Thamizh Talkies: Let the queens rule
The writer is a producer and art curator
Two heroines have delivered blockbusters and moved on to work on their next films in Hindi cinema. Two women who took on mainstream roles without much fuss and are consistent in their performances of any role they take up—be it the protagonist or ‘supporting the hero’ role. One heroine’s film opened at Rs. 10 crores at the box office, which is an achievement in itself, considering the film didn’t have Kapoor/Singh/Kumar as the hero and the other heroine’s film finished at an all-time high at the box office and the remake is already on its way in other languages. The two women belong to two different generations and the older woman’s success in today’s parlance is obviously more of a celebration. Alia Bhatt and Tabu have broken every record there is with their powerhouse talent. Gangubhai Kathiawadi and Bhool Bhulaiyya 2 are the two super-hits (now go back to Tabu’s films in the last 5-7 years and see her string of hits which includes her splendid grey roles in Andhadhun and Drishyam).
A blockbuster movie defines the career of any actor, and it’s from there that their trajectory starts going upward. For a heroine, such films are a rarity, given the probability of a ‘heroine-centric’ film getting made. Tabu looks gorgeous (and has continued to look so right through the years) and her ability to get under the skin of the role makes one wish for such performances and films (Haider, for example) in the South for our girls. Even in the Ranveer Singh-led film, Gully Boy, Alia Bhatt’s Safeena made each scene stand out. When one watches Alia, one is watching the character, not the superstar she is.
Nayanthara and Samantha in the South are yet to dole out films in which they are normal everyday characters (wait before you come listing out their films!) who are not avenging some wrong done to them or tackling a social issue in a superhuman way. An actor is as good as the role or film they get. Samantha, of course, has a bit more of an advantage in how she’s poised currently in her career, even as she’s doing films in Hindi, Tamil and Telugu and taking on romantic leads as well as playing the comedy card (a delightful one in Oh Baby) and being an avenging angel (Family Man). I’d love to see Nayanthara or Trisha in a variety of stories that don’t slot them into becoming heroes for the sake of being one. This is why Trisha’s Janaki in 96 is as important as Jessy in Vinnaithaandi Varuvaaya.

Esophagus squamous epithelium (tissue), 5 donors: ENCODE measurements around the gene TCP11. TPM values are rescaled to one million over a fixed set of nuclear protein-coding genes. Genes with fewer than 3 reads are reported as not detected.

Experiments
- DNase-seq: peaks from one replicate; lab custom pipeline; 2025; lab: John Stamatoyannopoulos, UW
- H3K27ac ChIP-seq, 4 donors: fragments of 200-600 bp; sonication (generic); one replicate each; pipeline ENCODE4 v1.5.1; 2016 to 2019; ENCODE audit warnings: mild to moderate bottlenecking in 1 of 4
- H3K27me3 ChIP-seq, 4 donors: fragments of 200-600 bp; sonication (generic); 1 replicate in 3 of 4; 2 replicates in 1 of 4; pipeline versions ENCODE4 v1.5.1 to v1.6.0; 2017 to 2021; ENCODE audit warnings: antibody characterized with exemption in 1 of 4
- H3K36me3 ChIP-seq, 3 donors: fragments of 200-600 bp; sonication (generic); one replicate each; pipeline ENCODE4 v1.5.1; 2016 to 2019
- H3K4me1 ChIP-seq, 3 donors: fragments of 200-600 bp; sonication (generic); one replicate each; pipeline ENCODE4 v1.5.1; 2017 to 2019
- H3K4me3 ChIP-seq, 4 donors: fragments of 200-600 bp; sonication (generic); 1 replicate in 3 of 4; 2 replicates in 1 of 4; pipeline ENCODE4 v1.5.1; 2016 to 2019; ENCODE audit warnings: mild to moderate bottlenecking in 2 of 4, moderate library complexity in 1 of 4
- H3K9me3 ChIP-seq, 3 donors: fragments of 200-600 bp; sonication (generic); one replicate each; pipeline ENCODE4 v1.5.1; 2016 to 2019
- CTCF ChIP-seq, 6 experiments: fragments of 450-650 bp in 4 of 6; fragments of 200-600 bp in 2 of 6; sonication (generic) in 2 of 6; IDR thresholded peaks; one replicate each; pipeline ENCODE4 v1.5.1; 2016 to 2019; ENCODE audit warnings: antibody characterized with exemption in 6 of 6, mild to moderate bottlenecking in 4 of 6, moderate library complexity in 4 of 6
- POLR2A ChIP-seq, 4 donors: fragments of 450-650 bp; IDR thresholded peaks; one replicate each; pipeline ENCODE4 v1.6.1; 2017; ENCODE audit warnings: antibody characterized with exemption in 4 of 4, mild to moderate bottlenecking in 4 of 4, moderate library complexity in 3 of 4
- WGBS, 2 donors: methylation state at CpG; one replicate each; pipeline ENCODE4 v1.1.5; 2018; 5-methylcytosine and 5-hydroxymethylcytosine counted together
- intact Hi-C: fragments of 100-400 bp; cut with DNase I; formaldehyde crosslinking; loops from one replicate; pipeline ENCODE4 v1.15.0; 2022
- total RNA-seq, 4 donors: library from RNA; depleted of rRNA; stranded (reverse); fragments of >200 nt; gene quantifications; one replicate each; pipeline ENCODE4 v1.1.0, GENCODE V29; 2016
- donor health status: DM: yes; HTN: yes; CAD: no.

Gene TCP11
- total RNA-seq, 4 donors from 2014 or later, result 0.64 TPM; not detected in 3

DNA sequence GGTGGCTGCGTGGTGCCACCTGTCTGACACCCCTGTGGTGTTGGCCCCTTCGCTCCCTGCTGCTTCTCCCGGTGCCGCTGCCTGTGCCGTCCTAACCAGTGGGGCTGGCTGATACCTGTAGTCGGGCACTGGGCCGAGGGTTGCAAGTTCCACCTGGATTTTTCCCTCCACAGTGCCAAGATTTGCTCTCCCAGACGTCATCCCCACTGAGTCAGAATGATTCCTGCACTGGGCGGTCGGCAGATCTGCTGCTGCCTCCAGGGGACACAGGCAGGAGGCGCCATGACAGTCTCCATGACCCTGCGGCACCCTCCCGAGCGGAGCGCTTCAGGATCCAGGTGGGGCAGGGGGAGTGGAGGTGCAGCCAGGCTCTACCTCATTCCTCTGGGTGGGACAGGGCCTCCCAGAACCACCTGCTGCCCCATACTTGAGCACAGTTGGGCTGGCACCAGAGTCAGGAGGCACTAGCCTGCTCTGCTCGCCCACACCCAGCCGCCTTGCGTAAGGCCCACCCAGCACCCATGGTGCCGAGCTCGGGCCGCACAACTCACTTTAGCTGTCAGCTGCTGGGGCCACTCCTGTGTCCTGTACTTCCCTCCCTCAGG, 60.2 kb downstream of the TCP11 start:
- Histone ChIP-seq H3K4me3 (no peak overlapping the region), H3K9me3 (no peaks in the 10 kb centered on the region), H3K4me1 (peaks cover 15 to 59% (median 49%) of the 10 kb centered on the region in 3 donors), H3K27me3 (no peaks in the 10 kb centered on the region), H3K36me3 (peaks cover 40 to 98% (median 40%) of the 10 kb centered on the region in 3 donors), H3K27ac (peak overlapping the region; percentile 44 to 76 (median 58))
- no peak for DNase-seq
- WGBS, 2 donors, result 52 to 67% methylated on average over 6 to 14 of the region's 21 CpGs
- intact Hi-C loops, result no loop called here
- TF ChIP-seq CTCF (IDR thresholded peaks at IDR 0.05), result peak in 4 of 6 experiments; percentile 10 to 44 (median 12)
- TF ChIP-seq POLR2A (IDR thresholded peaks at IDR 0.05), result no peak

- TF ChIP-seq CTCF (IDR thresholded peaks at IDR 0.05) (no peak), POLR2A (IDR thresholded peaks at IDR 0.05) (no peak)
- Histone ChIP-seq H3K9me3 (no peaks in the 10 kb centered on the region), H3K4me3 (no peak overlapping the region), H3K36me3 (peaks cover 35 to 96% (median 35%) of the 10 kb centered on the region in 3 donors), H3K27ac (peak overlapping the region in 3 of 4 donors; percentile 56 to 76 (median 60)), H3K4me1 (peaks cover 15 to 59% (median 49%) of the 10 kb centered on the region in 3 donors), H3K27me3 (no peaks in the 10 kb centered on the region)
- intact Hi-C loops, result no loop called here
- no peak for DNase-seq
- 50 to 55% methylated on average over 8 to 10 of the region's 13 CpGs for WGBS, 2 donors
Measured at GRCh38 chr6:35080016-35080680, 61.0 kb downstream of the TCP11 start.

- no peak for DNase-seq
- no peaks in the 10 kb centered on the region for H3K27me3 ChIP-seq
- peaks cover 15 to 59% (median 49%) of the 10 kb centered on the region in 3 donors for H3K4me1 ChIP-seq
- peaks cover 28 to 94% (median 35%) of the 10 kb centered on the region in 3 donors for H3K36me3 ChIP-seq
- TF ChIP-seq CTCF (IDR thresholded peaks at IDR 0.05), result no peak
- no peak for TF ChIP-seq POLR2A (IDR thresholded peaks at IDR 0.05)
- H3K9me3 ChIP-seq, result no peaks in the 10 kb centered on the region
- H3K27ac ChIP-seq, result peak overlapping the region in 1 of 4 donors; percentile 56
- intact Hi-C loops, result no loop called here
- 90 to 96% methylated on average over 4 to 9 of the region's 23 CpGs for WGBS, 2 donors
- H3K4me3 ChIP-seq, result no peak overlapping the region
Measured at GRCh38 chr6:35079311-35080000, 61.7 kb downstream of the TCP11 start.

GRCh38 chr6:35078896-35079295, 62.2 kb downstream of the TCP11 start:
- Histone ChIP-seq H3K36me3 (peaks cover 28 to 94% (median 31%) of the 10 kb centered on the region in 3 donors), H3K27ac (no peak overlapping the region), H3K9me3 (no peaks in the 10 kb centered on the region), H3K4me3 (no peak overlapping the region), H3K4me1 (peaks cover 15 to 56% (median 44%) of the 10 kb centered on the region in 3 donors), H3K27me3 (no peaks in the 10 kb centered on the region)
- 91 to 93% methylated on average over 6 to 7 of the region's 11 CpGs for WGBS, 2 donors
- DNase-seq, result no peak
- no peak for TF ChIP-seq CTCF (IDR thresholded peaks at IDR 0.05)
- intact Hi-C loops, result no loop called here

Comedy has long been the forte of senior heroines—like Raadika, Urvashi, Rohini, Revathy and Saranya, and the best of them all, Lakshmi. But watch Nayanthara in Dora (her initial hit along with the horror superhit, Maya) and you will see that she can make you laugh too! But in most films where she’s playing the traditional heroine to the superhero, the focus of her character is one-dimensional (even in the emotional Viswasam, the father was proven to be always correct while the mother is portrayed as this rich, arrogant woman who misunderstands him).
Aishwarya Rajesh (who has good timing in her retorts even when she’s simply having an offline chat) is another good candidate for a comedy. A look at Shruti Haasan’s Instagram stories and her avatar, ‘Annoying Aunty’ (where she ad-libs like a true-blue standup comic) and her performance as the bumbling lawyer in Vedalam, will make you wonder why no filmmaker has approached her with comedy. It’s a flair for the absurd along with the sharpness to catch the well-intended pun that makes comedy work. Web series and OTT originals do have a space where our girls can take on a variety of roles but the ruling divas should also get to rule the box office with films in which they are the hero for the right reasons.